Soccer stars’ trial begins in Paris

SCANDAL::Defendants Bayern Munich midfielder Franck Ribery and Real Madrid striker Karim Benzema are facing charges of having solicited a prostitute aged under 18

The Guardian, PARIS

Wed, Jun 19, 2013 - Page 18

It is the story of the grimy underbelly of a late-night club near Paris’ Champs Elysees, two soccer stars accused of paying an underage teenager for sex and a girl from a poor suburb who first made headlines as a child sex-worker, then found fame as a luxury underwear designer and protege of the fashion world — which hailed her creations as “courtesan chic.”

A court case that began in Paris’ criminal court yesterday is tackling one of the biggest scandals to hit French sport, as it promises to reveal the excesses of the Paris party scene, where young women were seen as available for hire through the right contacts, gravitating around the edges of the French reality TV scene.

Known as the Zahia case, it threatens to reveal a culture of pimping in the French capital just as the Socialist government has expressed its aim to abolish prostitution.

The saga began in 2009, when Paris police started investigating alleged pimping of women at the Zaman Cafe, a bar close to the Champs Elysees. While interviewing women suspected of being selected for clients, police realized one witness was underage at the time of some of the alleged encounters.

The witness, Zahia Dehar, told investigators she had had paid-for encounters with two of the biggest French international soccer stars — midfielder Franck Ribery, in 2009, and striker Karim Benzema, in 2008, both when she was under 18.

When the scandal broke, it tarnished the image of French soccer and upset the national team during their fraught 2010 FIFA World Cup campaign in South Africa, but many in the sports world felt no charges would ever come to court against the players.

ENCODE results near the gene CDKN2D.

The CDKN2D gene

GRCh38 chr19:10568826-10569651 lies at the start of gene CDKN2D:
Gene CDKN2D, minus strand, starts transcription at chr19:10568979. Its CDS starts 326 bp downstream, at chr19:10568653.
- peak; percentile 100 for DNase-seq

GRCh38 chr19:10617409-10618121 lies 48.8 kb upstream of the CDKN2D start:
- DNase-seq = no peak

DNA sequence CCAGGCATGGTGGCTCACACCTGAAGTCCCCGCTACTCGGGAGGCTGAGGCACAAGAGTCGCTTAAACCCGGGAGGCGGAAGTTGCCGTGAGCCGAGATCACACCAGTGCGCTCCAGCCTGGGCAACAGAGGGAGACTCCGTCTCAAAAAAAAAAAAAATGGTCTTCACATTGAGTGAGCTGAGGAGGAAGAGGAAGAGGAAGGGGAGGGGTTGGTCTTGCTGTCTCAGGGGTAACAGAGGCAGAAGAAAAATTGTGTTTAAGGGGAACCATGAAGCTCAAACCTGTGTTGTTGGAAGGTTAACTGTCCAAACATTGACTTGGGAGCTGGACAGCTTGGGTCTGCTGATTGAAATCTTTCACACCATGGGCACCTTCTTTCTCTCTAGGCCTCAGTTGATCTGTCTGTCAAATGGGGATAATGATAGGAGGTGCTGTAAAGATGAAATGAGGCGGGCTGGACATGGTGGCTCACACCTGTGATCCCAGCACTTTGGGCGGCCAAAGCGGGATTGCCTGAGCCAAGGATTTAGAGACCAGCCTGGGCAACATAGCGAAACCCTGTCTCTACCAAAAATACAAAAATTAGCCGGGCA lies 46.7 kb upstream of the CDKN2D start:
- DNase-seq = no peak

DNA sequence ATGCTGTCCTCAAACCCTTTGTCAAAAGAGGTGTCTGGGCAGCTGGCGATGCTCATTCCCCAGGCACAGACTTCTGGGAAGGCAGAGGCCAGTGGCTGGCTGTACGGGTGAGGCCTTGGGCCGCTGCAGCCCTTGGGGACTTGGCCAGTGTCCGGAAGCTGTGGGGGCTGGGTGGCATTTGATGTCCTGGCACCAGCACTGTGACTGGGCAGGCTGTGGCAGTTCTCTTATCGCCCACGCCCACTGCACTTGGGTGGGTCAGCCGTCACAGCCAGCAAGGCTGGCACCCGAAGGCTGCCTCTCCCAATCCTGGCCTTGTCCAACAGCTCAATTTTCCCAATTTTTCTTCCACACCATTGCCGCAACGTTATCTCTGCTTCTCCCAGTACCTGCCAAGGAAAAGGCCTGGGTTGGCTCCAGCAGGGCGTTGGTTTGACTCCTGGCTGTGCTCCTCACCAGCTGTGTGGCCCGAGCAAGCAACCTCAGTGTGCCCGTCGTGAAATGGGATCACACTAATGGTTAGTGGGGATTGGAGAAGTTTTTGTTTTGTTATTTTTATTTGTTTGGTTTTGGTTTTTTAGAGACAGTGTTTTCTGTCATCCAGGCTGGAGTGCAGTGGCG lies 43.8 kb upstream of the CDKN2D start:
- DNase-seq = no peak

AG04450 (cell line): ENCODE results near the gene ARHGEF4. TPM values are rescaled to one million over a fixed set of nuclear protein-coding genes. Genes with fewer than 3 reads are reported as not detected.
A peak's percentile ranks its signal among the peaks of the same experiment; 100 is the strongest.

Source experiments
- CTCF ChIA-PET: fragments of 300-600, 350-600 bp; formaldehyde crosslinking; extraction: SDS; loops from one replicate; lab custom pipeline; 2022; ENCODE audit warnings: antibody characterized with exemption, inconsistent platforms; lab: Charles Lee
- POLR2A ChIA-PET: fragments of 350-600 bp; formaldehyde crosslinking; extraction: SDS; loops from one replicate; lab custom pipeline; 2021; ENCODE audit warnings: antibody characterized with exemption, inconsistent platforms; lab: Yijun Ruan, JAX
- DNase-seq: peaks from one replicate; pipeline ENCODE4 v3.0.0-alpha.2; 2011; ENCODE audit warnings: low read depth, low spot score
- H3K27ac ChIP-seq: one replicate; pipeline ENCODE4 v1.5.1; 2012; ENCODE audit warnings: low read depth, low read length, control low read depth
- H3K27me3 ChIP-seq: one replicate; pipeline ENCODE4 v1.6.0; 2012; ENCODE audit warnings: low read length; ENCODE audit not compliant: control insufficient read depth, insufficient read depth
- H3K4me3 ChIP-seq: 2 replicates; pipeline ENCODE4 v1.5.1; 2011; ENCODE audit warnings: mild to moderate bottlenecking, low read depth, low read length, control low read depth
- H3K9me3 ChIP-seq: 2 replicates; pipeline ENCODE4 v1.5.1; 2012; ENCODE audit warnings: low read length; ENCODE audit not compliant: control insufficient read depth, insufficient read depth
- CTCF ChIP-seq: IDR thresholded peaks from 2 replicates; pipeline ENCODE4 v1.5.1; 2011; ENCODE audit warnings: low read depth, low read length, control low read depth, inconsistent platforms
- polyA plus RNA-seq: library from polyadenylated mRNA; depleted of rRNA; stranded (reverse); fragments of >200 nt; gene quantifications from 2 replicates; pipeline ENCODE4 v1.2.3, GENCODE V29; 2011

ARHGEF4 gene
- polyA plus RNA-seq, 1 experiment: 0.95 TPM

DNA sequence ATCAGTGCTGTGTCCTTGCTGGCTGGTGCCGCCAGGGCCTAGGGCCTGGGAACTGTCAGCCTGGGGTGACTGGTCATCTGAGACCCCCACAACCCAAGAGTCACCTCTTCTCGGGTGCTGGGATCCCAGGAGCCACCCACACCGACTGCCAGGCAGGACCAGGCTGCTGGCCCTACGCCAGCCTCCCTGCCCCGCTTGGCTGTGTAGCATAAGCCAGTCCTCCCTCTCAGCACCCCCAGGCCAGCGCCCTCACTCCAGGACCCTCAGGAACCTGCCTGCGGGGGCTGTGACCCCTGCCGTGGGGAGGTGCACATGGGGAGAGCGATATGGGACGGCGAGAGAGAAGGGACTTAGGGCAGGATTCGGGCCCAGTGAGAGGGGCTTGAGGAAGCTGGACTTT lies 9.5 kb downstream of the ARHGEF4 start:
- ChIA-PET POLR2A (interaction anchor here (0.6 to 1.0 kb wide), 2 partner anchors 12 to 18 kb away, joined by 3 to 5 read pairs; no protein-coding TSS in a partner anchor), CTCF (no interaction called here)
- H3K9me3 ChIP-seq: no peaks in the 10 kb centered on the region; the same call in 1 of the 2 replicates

Dehar told investigators neither player had known her real age because she lied to them about it. Ribery said he had not known she was underage and Benzema denied any encounter took place.

Initially the state prosecutor requested that the case against the players be dropped on the grounds they were not aware Dehar was under 18, but the investigating judge decided that Dehar had looked very young and lying about her age was not enough, ordering the players to face trial. Soliciting a prostitute aged under 18 is a crime liable to three years in prison and a 45,000 euros (US$60,000) fine.

Both players have denied the charges, but the saga has dented the carefully crafted media image of Ribery, one of France’s biggest soccer stars. The Bayern Munich player had a seemingly unflappable image in France as a wholesome family man, who had escaped deprivation on a poor estate on the north coast of France and survived a childhood car crash, whose severe injuries after saw him nicknamed “Scarface.”

He had married his childhood sweetheart, converted to Islam and was seen to symbolize the mixed identities of France, and a father and husband devoted to his wife and children. Soccer fans loved him, he seemed down to earth and principled, but in the investigation and magazine interviews, Dehar said she had been flown to a German hotel by Ribery when she was 17, as his 26th “birthday present” to himself.

Ribery said he did not know at any point that she was underage.

A lawyer for Benzema, who plays for Real Madrid, said he categorically denies the charges against him.

The criminal trial features six other defendants, including a former reality TV contestant, some being prosecuted for “aggravated pimping.” In France, prostitution is legal, but activities around it, including pimping, are not.

The soccer players are not likely to appear in court, nor will Dehar herself. At 21 and now known simply as Zahia, she is famous as a luxury lingerie designer, staging elaborate catwalk shows during Paris fashion week.

Described routinely in French magazines as a bimbo or the “micro-Bardot of the towerblocks,” Dehar, who arrived in France from Algeria as a child after her parents’ messy divorce, has now been taken under the wing of major fashion designers, including Karl Lagerfeld, who said she was fascinating because she was a reminder of France’s 18th-century courtesans, the mistresses of the rich and powerful, who were “a purely French tradition that the whole world admired and copied.”